Showing posts with label collaboration. Show all posts
Showing posts with label collaboration. Show all posts

Wednesday, 20 November 2013

Are you a connected learner?


A quick-reference list of the qualities and actions of a connected learner:

  1. Mindful of others’ beliefs and interests

  1. Able to step back from conflict and reposition debate

  1. Share what you find useful

  1. Adopts essential technical and hardware skills for interactivity and participation

  1. Updates knowledge of appropriate software and other interfaces

  1. Distinguishes between more and less relevant or reliable sources

  1. Builds networks

  1. Increases valued connections

  1. Foster community development

  1. Joins and connects in order to make meaning

  1. Filters and selects information

  1. Asks difficult questions

  1. Explores the opportunity to rethink

  1. Pushes solutions beyond initial proposal

  1. Fosters appreciative inquiry

  1. Open to new ideas rather than aloof and disengaged

  1. Takes delight in having a responsibility for the direction of your learning

  1. Values learning with and through others

  1. Enjoys the shared activity of creation

  1. Thrives on a healthy culture of collaborative critique

  1. Explores opportunities for distributed or shared leadership roles

  1. Discontented with the traditional status quo

  1. Constantly re-shaping and up-grading his or her skills base

  1. Thoughtfully reads and listens

  2. Suspends judgment in order to ponder paradox and contradiction

Dr Ian McCormick is the author of The Art of Connection: the Social Life of Sentences
(Quibble Academic, 2013)


Further Reading

Connected Learning: An Agenda for Research and Design 

Anderson, Terry, and Jon Dron. "Three generations of distance education pedagogy." The International Review of Research in Open and Distance Learning 12.3 (2010): 80-97.

Bell, Frances "Connectivism: Its Place in Theory-Informed Research and Innovation in Technology-Enabled Learning", International Review of Research in Open and Distance Learning, Volume 12, Number 3, 2011,

Carson, Stephen and Jan Philipp Schmidt. The Massive Open Online Professor. Academic Matters: The Journal of Higher Education, May 2012.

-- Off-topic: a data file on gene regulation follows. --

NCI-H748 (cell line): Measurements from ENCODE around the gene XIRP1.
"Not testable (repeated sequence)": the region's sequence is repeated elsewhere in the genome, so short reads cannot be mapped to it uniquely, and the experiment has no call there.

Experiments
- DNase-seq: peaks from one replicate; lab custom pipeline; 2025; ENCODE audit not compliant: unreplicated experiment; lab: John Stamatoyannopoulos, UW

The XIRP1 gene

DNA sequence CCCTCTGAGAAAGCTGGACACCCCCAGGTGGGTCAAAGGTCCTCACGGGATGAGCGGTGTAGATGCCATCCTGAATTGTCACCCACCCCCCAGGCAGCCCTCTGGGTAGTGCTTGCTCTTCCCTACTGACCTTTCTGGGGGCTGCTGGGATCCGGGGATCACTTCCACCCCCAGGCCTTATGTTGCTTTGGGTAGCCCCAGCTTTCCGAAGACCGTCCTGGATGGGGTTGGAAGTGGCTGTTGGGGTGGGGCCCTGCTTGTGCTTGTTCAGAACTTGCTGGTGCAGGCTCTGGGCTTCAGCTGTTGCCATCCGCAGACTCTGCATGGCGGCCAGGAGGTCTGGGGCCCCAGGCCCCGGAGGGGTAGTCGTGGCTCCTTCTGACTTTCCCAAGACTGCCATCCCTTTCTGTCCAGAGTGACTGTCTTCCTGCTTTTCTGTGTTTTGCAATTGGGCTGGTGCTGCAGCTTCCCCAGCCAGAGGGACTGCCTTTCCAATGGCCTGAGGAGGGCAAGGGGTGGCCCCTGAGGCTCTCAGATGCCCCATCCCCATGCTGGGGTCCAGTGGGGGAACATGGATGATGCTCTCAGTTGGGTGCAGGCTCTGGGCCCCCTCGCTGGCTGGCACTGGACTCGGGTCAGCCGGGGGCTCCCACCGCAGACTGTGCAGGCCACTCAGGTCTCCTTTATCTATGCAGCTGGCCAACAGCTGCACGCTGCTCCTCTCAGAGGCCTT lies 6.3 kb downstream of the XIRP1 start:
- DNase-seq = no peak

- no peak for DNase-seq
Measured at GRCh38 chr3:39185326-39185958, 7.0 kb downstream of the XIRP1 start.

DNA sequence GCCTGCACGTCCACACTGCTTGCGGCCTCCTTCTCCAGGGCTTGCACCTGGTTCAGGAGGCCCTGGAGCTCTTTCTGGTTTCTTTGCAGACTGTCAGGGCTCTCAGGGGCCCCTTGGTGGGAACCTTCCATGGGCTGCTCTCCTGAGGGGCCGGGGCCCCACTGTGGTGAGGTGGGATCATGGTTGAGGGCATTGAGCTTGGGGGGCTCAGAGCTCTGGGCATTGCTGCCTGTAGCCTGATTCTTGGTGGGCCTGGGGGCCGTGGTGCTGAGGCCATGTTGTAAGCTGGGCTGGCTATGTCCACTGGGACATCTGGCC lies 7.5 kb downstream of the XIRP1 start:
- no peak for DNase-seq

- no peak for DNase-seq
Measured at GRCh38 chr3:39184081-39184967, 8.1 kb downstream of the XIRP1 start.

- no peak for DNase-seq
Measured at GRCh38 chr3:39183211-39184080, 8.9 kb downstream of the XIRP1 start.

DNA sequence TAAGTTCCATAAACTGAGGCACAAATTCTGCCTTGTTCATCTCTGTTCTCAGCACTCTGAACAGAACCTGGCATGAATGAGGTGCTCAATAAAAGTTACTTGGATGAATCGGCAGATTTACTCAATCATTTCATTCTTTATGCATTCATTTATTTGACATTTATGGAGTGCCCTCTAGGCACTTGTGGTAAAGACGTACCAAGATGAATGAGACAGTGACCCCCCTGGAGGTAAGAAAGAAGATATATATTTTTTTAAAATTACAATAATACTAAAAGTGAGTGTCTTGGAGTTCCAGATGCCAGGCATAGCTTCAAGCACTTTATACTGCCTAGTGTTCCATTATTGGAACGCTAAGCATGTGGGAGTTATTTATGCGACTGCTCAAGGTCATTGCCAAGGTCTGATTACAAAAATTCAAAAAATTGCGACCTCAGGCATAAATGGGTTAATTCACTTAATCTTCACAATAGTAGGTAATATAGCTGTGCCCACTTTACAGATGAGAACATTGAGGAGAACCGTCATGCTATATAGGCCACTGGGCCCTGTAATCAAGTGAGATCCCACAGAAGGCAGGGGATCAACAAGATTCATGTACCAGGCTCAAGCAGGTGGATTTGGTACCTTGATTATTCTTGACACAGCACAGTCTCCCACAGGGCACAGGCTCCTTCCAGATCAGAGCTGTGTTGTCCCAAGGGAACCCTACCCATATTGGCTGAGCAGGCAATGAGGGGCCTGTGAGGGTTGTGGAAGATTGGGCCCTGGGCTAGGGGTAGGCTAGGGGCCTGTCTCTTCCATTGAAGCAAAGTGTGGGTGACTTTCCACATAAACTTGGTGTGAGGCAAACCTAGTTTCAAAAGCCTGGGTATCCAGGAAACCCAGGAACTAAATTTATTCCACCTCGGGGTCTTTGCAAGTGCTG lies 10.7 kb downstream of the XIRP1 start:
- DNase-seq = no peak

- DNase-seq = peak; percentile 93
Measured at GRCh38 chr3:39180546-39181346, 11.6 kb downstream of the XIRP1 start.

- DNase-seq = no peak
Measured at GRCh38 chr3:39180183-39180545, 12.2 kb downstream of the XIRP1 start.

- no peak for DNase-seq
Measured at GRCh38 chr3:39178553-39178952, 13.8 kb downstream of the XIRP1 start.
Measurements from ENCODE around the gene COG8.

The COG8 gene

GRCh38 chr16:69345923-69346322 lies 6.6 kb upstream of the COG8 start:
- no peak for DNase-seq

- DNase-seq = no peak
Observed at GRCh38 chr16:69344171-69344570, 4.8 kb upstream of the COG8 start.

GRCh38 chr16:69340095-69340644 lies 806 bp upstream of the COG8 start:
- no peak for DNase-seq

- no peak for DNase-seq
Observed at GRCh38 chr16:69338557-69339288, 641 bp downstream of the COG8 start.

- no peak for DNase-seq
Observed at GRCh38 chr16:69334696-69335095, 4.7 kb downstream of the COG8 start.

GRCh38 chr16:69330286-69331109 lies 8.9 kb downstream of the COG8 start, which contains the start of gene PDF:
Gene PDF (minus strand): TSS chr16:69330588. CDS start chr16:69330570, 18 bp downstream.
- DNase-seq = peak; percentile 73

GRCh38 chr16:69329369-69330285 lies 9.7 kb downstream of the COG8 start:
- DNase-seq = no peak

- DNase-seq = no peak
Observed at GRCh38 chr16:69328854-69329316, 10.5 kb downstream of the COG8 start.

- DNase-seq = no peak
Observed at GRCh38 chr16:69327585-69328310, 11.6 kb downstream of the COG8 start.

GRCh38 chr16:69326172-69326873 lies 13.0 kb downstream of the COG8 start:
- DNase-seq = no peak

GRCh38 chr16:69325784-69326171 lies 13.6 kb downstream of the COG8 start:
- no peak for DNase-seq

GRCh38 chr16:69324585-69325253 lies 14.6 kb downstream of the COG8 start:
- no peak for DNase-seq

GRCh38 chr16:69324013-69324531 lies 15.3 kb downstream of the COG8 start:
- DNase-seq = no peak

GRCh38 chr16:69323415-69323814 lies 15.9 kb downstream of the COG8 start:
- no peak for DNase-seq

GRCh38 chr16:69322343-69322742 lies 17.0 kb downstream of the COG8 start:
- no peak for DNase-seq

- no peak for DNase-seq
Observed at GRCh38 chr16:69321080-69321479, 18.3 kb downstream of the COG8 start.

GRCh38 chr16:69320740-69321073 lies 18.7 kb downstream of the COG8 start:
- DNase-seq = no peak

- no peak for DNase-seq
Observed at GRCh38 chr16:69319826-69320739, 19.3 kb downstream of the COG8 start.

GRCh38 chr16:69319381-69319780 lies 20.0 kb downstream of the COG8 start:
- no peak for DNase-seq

Dawley, Lisa. "Social network knowledge construction: emerging virtual world pedagogy." On the Horizon 17.2 (2009): 109-121.

Downes, Stephen "'Connectivism' and Connective Knowledge", Huffpost Education

Downes, Stephen. "Learning networks and connective knowledge", Instructional Technology Forum, 2006

Kop, Rita, and Adrian Hill. "Connectivism: Learning theory of the future or vestige of the past?." The International Review of Research in Open and Distance Learning 9.3 (2008).

Kop, Rita "The challenges to connectivist learning on open online networks: Learning experiences during a massive open online course", International Review of Research in Open and Distance Learning, Volume 12, Number 3, 2011

McLoughlin, Catherine, and Mark JW Lee. "Future Learning Landscapes: Transforming Pedagogy through Social Software." Innovate: Journal of Online Education 4.5 (2008): n5.
McLoughlin, Catherine, and Mark JW Lee. "Mapping the digital terrain: New media and social software as catalysts for pedagogical change." Ascilite Melbourne (2008).

McLoughlin, Catherine, and Mark JW Lee. "The three p’s of pedagogy for the networked society: Personalization, participation, and productivity." International Journal of Teaching and Learning in Higher Education 20.1 (2008): 10-27.

Ravenscroft, Andrew. "Dialogue and connectivism: A new approach to understanding and promoting dialogue-rich networked learning." The International Review of Research in Open and Distance Learning 12.3 (2011): 139-160.

Siemens, George. "Connectivism: A learning theory for the digital age." International Journal of Instructional Technology and Distance Learning 2.1 (2005): 3-10.